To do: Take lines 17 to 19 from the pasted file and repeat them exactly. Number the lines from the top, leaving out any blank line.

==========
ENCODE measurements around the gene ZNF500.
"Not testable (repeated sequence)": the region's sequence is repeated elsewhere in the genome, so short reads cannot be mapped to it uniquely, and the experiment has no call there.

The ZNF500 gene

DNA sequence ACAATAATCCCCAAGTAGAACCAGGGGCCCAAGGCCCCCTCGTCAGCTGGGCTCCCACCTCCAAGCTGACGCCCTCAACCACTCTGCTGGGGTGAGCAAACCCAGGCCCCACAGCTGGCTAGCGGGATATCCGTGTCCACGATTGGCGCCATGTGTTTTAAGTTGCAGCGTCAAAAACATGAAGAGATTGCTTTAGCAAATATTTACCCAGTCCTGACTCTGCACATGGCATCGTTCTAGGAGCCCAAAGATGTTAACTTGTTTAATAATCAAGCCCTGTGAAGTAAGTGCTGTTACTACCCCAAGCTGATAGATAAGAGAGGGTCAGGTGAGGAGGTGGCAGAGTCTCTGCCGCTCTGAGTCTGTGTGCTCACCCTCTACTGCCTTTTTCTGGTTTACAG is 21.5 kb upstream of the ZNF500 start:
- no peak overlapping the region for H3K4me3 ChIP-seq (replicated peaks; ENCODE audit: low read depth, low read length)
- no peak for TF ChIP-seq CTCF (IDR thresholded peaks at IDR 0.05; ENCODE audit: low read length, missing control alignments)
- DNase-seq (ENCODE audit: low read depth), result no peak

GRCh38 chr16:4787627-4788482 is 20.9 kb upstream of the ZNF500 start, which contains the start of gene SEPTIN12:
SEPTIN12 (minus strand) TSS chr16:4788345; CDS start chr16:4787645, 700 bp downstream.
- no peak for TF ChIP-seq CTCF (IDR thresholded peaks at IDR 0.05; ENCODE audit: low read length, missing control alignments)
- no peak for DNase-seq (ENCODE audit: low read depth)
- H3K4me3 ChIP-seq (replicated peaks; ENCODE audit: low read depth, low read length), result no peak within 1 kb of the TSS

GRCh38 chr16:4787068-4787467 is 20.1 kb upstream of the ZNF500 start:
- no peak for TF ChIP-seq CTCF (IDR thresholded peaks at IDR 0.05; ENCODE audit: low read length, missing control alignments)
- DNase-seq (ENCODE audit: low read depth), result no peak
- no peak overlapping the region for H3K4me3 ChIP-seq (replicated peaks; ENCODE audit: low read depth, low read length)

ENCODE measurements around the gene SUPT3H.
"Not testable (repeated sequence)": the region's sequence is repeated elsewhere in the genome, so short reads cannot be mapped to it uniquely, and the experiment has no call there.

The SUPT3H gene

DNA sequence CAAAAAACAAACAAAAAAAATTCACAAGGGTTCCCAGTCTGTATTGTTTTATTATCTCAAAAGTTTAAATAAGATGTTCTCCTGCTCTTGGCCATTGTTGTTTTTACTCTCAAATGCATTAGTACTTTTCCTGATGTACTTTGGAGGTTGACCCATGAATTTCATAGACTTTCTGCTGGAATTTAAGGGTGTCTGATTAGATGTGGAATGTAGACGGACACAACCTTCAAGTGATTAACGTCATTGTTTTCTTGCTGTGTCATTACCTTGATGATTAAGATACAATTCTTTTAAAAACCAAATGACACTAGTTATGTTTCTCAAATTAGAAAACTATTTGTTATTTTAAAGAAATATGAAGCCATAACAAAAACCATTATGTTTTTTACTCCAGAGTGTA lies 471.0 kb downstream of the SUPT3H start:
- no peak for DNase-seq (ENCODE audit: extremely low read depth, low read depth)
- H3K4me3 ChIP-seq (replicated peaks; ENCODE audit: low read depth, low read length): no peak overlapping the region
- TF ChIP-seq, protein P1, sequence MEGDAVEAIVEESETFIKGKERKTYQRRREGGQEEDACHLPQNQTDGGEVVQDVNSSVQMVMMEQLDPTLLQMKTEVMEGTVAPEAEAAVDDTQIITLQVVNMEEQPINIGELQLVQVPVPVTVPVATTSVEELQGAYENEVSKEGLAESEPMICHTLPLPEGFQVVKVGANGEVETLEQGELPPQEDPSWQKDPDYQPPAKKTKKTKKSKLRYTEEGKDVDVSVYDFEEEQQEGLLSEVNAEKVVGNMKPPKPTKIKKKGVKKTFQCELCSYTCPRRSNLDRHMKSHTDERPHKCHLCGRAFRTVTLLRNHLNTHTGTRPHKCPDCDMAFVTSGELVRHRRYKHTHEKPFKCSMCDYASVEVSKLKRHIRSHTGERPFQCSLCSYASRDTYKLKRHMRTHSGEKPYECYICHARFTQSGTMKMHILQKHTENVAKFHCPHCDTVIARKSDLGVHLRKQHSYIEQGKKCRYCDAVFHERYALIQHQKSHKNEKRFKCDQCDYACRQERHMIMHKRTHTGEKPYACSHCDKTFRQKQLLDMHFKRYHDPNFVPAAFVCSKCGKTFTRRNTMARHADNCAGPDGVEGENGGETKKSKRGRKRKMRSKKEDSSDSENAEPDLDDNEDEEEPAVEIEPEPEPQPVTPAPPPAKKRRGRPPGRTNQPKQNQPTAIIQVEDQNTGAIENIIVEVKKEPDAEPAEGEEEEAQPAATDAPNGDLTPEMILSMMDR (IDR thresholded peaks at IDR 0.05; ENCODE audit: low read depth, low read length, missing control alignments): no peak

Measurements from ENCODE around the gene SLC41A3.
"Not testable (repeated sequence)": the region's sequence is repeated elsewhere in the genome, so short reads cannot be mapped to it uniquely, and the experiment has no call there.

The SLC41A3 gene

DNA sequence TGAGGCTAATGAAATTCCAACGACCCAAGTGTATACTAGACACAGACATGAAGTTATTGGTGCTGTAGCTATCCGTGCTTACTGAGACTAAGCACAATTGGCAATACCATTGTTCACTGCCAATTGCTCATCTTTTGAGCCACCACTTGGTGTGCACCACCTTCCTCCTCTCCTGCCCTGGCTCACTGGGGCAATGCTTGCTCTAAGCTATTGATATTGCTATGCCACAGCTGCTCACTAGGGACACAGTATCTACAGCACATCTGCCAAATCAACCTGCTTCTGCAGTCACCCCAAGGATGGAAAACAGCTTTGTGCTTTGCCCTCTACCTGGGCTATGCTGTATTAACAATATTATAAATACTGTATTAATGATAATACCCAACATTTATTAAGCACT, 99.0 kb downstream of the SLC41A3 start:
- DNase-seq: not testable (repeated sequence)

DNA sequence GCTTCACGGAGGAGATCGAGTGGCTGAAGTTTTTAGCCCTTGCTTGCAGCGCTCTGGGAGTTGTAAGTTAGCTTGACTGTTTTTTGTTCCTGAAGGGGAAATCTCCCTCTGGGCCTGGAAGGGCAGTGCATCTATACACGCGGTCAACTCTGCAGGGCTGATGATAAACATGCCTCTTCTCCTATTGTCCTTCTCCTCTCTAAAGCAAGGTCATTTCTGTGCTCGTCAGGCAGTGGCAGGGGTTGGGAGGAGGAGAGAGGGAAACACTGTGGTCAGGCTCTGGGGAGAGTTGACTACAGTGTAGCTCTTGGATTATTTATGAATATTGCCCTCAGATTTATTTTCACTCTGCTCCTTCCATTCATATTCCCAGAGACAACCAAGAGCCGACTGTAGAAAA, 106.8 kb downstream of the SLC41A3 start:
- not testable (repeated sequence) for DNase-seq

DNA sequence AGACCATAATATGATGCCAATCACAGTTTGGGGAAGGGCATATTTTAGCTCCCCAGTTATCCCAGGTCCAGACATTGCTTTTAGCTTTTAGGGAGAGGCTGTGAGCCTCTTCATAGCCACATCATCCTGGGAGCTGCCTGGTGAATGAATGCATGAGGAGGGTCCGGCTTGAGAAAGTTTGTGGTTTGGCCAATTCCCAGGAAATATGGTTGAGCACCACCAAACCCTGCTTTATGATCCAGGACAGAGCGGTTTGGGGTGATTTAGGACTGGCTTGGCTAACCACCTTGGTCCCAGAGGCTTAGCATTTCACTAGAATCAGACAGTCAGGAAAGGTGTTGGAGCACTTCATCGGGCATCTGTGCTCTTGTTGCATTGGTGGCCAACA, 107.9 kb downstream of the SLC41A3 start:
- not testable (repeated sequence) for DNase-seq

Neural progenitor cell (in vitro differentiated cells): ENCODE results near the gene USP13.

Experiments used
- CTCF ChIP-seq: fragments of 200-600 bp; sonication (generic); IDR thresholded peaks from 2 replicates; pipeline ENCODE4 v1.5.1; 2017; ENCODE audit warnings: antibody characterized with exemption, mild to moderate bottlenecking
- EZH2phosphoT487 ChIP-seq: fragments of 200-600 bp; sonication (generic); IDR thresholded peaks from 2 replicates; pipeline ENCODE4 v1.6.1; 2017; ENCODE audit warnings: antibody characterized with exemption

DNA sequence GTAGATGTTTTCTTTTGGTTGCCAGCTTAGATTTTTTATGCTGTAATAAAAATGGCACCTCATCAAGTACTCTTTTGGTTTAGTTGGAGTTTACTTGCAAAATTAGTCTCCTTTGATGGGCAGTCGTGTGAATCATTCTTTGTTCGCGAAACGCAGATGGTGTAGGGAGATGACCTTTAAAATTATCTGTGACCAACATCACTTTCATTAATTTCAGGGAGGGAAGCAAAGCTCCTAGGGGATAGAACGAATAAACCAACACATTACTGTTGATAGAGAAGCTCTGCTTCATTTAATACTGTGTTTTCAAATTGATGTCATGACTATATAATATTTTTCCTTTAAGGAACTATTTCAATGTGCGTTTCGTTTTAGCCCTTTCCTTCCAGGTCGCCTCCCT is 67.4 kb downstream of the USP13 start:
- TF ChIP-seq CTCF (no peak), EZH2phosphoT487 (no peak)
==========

ENCODE measurements around the gene SUPT3H.
"Not testable (repeated sequence)": the region's sequence is repeated elsewhere in the genome, so short reads cannot be mapped to it uniquely, and the experiment has no call there.

The SUPT3H gene